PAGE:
Wednesday, 2 July 2014

Cape Verde and the island of Sal

This won't be much of a food review, just a few thoughts on my holiday in Cape Verde. I have split it into two parts, so more thoughts and photos will follow later on.

I have to admit that when my colleague travelled to CV a few months back I had no idea where the country was located and had to Wikipedia it (yes, if "to google" is a verb, then so is "to Wikipedia"). CV is a group of ten islands (nine of them inhabited) located off the Senegalese coast, and only a three and a half hour flight from Brazil. It gained its independence from Portugal in 1975 and hence the official language is Portugese. At home people speak Creole, a mix of Portugese, Spanish, English and French. Kids learn English in school and as tourism is the main field of employment you will find almost everyone you need to communicate with know English.

Not hard to imagine why many people call it the "New Caribbean"

The island with the most tourists is Sal, one of the islands with the long white sand beaches. This is also where we visited. The island got its name from the salt that was being produced here in the old volcano crater on the island, and over 40,000 tons of salt used to be exported all over the world. Now there is only very small scale production for local use. The salt mines are a tourist attraction and you can go floating in the salt pools which have 26 times the concentration of salt compared to sea water. When you get out and dry off, you skin will feel like sandpaper from all the crystallised salt, it's rather unbelievable.

The salt mines in the volcano crater. The scaffolding used to support the cable car
that transported the salt from the mine to the nearby small harbour.
The reason to come here is the sea, which some people have said is as amazing as the sea in the Caribbean. Tourists come for the white sand beaches and turquoise sea, or to do watersports. Conditions are ideal for windsurfing, kite surfing and scuba diving, particularly in the winter when winds are stronger whereas summer is low season. The rest of the island is rather barren (think of Luke Skywalker's home planet in Star Wars), although if you come around August you can see the hoards of turtles that come to the beaches to lay their eggs in the sand. Unfortunately, we visited just before the main turtle season. It seems like the island is rather protective of its turtles, with restricted beaches and big signs urging you to only join the official turtle tours to minimise the impact on the lives of these lovely animals.

There is over 8 km of white sand beaches on Sal.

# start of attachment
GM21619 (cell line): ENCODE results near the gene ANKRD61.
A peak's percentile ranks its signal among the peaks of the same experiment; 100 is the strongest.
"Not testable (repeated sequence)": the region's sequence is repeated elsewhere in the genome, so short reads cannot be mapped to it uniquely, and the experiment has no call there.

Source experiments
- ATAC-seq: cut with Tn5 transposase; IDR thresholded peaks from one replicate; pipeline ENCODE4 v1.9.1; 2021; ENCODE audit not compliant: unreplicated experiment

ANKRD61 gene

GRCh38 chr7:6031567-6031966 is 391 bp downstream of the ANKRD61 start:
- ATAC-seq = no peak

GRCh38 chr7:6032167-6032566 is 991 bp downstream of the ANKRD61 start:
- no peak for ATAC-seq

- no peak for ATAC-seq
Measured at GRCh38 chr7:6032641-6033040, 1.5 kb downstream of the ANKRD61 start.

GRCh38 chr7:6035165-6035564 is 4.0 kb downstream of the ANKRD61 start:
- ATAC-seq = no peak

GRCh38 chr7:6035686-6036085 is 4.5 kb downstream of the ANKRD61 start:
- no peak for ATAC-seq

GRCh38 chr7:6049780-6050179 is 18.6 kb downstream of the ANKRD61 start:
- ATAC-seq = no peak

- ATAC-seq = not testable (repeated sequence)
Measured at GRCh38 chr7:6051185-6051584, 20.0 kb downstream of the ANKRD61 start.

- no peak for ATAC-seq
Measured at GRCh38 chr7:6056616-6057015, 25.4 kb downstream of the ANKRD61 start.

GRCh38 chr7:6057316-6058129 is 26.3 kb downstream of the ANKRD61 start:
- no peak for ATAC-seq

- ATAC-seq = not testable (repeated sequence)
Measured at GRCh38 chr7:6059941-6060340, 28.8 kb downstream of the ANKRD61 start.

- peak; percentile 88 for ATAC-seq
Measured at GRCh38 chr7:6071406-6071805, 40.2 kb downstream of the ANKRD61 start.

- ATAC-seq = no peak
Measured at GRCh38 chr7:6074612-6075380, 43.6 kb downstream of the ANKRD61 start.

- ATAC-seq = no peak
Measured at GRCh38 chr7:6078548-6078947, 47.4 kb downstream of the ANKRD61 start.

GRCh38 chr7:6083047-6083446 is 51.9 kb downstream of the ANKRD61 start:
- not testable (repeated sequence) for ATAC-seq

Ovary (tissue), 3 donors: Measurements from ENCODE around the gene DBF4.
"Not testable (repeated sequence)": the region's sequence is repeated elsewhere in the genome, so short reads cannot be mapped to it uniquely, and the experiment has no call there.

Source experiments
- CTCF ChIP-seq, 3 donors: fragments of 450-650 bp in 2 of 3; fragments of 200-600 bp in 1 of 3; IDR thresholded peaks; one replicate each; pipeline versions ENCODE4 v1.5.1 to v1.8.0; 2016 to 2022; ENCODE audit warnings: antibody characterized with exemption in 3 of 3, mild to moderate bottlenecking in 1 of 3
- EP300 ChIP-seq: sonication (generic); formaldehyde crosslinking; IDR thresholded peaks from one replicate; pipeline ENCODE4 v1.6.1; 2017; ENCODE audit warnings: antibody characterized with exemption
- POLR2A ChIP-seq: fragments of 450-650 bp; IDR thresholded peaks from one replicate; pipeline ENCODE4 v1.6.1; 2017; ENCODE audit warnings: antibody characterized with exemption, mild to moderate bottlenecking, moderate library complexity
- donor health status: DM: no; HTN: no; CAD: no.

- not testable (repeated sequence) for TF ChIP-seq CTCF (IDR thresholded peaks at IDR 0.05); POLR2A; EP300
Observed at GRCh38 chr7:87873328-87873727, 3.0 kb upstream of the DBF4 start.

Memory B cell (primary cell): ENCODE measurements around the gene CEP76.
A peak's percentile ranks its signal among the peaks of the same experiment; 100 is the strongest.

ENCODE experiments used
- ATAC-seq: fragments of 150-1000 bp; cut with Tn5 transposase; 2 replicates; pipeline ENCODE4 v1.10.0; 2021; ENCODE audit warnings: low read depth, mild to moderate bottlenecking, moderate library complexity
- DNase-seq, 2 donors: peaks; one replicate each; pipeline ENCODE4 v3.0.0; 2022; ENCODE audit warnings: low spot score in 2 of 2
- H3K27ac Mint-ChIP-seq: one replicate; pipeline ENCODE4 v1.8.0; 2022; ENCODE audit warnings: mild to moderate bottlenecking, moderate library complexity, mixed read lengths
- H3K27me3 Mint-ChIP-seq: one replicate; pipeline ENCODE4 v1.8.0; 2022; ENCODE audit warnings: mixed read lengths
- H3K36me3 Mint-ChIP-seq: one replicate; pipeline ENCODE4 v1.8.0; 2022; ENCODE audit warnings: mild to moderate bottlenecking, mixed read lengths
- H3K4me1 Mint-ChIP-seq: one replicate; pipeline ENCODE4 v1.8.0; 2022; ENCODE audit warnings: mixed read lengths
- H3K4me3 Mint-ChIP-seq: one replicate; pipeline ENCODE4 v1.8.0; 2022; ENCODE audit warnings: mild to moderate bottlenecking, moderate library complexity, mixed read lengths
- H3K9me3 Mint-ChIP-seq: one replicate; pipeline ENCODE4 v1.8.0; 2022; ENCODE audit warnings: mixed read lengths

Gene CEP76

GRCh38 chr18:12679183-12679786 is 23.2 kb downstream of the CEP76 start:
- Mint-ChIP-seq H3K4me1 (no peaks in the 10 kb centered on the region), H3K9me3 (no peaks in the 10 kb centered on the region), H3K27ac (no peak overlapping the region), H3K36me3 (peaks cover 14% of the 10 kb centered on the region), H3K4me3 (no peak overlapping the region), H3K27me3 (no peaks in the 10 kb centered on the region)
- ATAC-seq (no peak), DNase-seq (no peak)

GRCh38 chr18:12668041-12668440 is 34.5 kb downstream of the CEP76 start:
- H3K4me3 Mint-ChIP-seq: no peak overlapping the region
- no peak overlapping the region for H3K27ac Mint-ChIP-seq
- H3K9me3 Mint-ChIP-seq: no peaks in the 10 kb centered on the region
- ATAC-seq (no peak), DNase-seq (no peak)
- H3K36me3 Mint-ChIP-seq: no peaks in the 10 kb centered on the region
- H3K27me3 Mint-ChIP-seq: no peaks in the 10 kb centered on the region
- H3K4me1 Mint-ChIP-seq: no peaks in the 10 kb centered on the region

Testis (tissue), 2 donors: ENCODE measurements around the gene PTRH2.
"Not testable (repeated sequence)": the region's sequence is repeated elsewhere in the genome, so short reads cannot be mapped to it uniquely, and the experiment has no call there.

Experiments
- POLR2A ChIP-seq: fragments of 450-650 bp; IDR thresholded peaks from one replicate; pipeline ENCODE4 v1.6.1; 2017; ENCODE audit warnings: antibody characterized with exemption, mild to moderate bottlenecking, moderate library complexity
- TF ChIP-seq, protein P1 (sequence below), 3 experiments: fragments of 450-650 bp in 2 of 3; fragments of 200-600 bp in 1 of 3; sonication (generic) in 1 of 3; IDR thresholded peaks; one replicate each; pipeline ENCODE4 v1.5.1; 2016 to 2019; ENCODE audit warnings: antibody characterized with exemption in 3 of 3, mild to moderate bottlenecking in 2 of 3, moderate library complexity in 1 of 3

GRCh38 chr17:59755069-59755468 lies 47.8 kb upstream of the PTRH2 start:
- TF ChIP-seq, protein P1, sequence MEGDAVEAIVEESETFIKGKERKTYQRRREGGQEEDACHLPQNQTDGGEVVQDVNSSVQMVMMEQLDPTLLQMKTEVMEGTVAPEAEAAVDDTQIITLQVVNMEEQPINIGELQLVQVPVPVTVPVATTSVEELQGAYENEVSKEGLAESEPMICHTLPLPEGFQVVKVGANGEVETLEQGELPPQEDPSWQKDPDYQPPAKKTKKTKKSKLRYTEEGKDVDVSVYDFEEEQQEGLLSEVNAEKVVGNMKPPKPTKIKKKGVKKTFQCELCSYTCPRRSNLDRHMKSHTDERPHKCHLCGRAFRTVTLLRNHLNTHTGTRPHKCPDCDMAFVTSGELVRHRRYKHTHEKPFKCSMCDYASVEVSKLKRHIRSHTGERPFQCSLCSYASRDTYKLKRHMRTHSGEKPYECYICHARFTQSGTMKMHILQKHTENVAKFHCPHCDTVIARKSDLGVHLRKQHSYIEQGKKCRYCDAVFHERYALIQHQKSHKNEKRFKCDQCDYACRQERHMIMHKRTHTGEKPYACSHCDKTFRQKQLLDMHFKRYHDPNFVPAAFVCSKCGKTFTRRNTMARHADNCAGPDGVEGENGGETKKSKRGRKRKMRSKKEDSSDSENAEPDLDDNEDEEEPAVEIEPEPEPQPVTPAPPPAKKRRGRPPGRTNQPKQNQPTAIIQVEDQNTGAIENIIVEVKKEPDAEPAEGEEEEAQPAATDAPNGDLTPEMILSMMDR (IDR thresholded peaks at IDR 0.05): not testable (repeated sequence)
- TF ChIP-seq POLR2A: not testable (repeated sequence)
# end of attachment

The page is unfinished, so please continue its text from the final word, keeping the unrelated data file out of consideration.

Most tourists stay in a few main hotel resorts which are all inclusive, have their own pools and beaches, so there is no need to ever leave the little oasis that is you resort. And there really isn't that many places to go, the two cities on the island are Espargos, the capital, and Santa Maria in the south. The island has around 20,000 inhabitants with 14,000 of them living in Espargos as the locals can't afford to live in Santa Maria, which is essentially a tourist town. Small minibuses shuttle the locals back and forth between the two cities.

View over Espargos, the island's capital, from the hill that the city is built around.
If you come here, you should definitely do a tour of the island. The travel agencies offer their tours, but you get a much better deal if you go with a local guide (well, I didn't do both tours so I can't compare, but at least financially the local tours are a much better deal). You can find the local guides on the beach outside the main resorts, and they will try to sell you their tours very aggressively. If you get stressed by the aggressive marketing, just pick a tour and go at the beginning of your holiday, they do keep good track of who have already been on a tour and will stop harassing you after that.

View of the Sleeping Lion mountains.
We ended up choosing the No Stress tour run by brothers Dilan and Ola, and were very happy with our tour. It seems like all the tours have more or less the same stops, but our tour seemed to outlast the others as we could see some of the other tour cars heading back to the hotel much earlier than we did. You will get a guided tour all around he island with a local guide, our guide was born and raised on Sal. Just one hint, although it seems tempting to sit out on the back of the truck, I suggest you sit inside. Everything worth seeing can be seen and photographed during the stops, you will be protected from the sun and particularly the omnipresent dust and best of all you will have your guide available at all times to answer any questions you may have. I really liked that our guide was very honest in his answers, talking about the good and bad things and showing us all of the island, the natural beauty and also the poor parts. During the tour you will see the sleeping lion mountains, the shark cove with a very high chance of seeing the lemon sharks, the fishing village of Palmeira, the Buracona or Blue Eye (if the sun is shining and you get there before noon), the island capital Espargos, the salt mines and much more. Our tour lasted from 9.30 am to about 4.30 pm which for €25 (and an added €5 for the salt baths) was a rather good deal.

Buracona, or The Blue Eye that is visible when the sun hits a deep well of sea water. It is very striking as you peer down a deep dark well, and once you lean far enough over the edge it comes to view.

Lemon sharks. You could walk almost right up to the sharks in the shallow water.

Part 2 to follow in a few days with more pictures and a few words on the local cuisine.

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